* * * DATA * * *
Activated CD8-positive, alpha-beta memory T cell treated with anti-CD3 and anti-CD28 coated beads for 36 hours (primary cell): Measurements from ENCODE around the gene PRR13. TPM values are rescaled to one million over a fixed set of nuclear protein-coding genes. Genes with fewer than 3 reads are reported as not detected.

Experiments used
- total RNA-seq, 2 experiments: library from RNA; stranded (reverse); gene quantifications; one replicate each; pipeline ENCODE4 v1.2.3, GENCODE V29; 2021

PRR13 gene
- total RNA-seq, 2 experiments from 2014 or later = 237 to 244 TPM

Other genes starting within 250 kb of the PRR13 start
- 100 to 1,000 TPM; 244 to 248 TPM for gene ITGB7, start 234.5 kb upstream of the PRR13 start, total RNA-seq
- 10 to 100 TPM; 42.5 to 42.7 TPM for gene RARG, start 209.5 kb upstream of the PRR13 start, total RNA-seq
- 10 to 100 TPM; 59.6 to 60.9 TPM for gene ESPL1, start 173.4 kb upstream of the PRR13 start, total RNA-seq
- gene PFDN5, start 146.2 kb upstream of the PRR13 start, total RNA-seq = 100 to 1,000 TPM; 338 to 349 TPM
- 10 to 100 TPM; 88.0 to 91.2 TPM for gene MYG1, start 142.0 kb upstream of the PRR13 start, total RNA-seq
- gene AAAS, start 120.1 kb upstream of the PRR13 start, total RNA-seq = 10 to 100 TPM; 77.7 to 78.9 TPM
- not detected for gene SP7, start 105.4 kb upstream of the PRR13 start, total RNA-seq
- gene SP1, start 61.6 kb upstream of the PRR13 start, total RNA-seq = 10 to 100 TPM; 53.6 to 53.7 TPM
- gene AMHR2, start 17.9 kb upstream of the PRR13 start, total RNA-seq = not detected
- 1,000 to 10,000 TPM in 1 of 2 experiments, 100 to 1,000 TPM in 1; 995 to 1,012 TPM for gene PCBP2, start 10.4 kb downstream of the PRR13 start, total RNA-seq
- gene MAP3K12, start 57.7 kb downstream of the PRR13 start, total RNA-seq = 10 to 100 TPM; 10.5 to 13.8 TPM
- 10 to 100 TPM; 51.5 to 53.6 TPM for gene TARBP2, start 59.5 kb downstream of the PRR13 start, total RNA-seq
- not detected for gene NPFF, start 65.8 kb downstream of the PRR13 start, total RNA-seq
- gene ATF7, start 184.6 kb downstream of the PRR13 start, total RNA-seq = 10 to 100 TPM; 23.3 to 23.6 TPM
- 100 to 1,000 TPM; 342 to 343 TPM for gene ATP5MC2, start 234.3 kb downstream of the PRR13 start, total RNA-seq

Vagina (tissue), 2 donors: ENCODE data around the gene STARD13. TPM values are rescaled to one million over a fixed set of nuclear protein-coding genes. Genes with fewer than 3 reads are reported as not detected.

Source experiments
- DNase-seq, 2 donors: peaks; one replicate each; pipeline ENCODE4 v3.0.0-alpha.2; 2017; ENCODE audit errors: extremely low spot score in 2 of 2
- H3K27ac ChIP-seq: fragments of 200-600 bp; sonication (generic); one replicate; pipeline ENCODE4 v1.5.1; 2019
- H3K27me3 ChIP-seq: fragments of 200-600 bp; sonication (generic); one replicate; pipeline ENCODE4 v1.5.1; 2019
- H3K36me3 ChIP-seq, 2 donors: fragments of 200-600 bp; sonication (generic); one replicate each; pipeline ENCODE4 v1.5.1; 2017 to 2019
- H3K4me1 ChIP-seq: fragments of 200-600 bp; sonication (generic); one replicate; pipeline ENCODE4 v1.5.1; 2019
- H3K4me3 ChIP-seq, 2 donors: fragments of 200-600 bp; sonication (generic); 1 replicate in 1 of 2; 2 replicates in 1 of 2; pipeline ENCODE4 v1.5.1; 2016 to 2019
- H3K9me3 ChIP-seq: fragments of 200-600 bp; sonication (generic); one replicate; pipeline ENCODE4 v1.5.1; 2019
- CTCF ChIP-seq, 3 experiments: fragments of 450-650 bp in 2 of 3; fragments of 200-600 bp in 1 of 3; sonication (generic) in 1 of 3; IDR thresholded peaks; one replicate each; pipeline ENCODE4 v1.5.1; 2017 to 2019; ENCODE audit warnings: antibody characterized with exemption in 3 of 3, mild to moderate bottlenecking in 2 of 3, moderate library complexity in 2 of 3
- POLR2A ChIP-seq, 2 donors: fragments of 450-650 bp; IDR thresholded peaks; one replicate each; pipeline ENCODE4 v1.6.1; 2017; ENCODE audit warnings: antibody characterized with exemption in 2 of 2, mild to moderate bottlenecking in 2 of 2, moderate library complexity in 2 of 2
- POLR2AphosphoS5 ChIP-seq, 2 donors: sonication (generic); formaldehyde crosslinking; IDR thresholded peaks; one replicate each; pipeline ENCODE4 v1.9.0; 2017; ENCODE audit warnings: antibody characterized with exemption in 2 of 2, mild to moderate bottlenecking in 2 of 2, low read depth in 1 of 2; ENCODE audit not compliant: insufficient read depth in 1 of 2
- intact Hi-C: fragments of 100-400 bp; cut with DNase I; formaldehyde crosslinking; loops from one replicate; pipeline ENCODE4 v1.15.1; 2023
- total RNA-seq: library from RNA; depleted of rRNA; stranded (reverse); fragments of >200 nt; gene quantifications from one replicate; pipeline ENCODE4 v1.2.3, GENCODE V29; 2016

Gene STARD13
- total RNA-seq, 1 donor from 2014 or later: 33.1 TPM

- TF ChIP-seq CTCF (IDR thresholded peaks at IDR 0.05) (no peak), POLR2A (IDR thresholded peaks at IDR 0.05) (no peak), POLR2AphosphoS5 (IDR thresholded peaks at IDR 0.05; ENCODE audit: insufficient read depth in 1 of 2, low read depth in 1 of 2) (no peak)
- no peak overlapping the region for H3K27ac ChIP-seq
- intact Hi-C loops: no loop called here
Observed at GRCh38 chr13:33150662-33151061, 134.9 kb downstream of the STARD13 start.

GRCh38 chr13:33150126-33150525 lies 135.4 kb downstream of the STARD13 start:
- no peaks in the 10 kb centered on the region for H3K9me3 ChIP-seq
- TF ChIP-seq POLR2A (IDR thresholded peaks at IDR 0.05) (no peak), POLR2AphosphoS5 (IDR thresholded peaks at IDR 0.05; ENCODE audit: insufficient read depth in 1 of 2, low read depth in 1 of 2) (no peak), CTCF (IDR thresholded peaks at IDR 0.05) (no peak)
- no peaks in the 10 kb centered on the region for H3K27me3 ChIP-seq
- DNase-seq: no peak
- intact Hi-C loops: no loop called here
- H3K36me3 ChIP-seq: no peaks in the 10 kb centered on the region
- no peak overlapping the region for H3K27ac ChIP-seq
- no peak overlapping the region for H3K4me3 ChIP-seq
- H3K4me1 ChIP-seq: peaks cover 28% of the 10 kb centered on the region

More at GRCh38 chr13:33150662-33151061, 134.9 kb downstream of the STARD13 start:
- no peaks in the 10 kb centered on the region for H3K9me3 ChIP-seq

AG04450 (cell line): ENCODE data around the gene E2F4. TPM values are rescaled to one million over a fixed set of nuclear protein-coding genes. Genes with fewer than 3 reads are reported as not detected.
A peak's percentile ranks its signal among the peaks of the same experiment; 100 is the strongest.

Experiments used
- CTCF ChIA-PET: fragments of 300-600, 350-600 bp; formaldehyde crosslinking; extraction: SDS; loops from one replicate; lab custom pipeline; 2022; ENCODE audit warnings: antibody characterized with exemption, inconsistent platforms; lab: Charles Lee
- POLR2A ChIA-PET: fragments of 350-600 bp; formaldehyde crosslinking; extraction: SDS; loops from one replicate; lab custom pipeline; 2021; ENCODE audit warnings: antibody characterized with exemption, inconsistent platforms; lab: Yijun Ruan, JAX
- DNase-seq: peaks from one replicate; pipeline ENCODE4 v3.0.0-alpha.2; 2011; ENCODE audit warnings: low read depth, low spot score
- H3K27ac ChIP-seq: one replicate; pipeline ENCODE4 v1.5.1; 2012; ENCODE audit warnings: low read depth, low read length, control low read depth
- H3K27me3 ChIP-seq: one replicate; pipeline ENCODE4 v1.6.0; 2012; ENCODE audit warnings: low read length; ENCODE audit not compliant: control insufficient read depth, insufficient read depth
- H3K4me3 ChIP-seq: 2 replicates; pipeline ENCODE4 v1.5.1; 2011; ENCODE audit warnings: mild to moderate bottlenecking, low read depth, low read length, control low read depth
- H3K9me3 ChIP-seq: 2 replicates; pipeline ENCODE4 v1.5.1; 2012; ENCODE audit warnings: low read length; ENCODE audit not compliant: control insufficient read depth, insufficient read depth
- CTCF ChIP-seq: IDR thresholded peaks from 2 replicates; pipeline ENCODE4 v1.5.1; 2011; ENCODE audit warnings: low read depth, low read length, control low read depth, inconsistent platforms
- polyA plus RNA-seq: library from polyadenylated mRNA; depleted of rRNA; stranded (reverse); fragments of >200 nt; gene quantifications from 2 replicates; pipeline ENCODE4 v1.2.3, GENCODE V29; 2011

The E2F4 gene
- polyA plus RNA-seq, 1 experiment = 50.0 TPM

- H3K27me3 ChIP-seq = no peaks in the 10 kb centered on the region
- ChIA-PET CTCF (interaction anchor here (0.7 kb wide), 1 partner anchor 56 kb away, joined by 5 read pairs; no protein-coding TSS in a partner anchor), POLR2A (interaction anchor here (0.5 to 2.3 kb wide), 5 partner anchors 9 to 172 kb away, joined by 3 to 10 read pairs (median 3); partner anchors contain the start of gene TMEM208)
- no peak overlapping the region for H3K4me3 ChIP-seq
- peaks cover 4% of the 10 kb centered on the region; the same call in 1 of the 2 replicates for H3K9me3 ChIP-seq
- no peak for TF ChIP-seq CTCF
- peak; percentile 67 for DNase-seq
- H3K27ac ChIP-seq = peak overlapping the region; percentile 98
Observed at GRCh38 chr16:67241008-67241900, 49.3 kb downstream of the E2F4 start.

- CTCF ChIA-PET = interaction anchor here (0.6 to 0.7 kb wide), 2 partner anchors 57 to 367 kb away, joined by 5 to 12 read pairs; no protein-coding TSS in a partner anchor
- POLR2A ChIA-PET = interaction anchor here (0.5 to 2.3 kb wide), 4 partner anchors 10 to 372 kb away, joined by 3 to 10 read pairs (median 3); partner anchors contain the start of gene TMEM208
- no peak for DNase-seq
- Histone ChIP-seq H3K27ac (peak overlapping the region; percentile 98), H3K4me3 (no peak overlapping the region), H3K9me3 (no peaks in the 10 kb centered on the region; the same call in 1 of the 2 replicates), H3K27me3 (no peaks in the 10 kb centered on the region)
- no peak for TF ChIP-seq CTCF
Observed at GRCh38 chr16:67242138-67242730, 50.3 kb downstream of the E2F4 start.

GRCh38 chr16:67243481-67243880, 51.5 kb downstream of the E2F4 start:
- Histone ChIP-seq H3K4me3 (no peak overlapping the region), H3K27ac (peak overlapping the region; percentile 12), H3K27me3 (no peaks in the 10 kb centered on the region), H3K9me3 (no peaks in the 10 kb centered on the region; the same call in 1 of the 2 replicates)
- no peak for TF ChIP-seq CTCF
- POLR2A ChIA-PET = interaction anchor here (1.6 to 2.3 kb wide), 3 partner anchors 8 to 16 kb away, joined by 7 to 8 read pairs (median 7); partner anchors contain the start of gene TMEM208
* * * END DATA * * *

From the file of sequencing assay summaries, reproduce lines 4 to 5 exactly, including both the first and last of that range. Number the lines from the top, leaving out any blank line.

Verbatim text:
PRR13 gene
- total RNA-seq, 2 experiments from 2014 or later = 237 to 244 TPM